In His instructions for the building of the Mishkan, G-d tells us that both the Aron (an Ark that housed the tablets) and the Shulchan (the table that housed the twelve weekly loaves of bread) shall be made of acacia wood, covered with pure gold, and then covered with a “zer” (crown) also made of gold (25:11, 24). Rabbi Yochanan Zweig wonders why the word “zer” is spelled without the letter yud, making it curiously similar to the word “zar,” which means “stranger.” The alternate meaning would change the pasuk to read that you should overlay it with gold and put a stranger all around.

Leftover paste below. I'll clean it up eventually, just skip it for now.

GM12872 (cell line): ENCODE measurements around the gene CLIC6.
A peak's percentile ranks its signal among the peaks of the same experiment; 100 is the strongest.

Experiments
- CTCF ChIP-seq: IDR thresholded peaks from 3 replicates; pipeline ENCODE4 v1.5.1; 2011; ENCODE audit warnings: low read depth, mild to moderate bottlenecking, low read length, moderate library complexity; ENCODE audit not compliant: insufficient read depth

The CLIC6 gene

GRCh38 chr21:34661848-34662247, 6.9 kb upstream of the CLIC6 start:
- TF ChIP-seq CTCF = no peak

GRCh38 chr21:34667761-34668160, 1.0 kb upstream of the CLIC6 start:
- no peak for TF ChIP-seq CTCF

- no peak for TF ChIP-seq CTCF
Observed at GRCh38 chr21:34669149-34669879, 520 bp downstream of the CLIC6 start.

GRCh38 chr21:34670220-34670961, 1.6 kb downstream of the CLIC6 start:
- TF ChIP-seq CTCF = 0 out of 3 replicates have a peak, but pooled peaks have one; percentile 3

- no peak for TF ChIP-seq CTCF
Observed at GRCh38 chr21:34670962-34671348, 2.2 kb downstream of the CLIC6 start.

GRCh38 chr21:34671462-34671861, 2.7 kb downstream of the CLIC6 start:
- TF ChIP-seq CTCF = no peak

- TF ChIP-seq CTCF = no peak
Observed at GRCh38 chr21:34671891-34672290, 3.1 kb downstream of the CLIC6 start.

Rabbi Zweig suggests that there is purposeful similarity and ambiguity with the words zar/zer in order to highlight to us the importance of staying grounded. While the innards and essence of the acacia Aron and Shulchan are modest and reliable, adding gold components has the danger of creating a barrier between people and G-d and people and each other. We must be careful not to let our crowns take away from our modesty, because this is the quality that is truly our crowning achievement.